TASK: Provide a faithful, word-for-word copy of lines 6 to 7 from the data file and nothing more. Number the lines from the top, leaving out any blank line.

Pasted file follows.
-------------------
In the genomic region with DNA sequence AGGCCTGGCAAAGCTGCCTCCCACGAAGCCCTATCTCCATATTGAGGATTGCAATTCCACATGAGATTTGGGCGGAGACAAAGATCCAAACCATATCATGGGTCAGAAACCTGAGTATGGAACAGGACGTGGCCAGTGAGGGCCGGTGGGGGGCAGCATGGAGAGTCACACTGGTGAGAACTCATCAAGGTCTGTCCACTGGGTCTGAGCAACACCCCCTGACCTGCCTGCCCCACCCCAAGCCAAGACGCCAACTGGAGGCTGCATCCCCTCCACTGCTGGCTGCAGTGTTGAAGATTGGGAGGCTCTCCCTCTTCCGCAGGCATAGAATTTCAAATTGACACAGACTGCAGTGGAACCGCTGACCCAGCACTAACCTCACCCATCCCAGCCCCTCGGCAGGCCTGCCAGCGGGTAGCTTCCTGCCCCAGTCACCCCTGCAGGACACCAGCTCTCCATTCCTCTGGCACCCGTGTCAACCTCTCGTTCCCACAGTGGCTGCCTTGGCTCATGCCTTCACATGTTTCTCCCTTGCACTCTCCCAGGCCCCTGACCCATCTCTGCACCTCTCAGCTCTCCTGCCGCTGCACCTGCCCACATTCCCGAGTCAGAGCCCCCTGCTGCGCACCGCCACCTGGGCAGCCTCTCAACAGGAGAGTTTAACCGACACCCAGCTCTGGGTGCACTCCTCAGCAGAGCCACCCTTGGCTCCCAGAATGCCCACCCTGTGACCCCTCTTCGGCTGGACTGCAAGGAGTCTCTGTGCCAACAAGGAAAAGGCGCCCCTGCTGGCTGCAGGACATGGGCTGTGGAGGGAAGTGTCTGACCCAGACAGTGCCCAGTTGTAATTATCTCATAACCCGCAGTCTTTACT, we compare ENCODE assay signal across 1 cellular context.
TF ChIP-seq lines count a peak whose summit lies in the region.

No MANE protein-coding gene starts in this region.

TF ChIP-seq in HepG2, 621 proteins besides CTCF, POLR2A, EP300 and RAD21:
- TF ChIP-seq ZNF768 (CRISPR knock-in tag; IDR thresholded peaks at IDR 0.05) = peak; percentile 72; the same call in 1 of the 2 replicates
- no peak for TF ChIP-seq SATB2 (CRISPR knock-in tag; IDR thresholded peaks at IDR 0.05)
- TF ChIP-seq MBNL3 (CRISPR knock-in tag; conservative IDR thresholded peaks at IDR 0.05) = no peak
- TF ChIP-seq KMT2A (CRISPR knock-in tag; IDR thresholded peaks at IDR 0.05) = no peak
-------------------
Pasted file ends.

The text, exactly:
- no peak for TF ChIP-seq SATB2 (CRISPR knock-in tag; IDR thresholded peaks at IDR 0.05)
- TF ChIP-seq MBNL3 (CRISPR knock-in tag; conservative IDR thresholded peaks at IDR 0.05) = no peak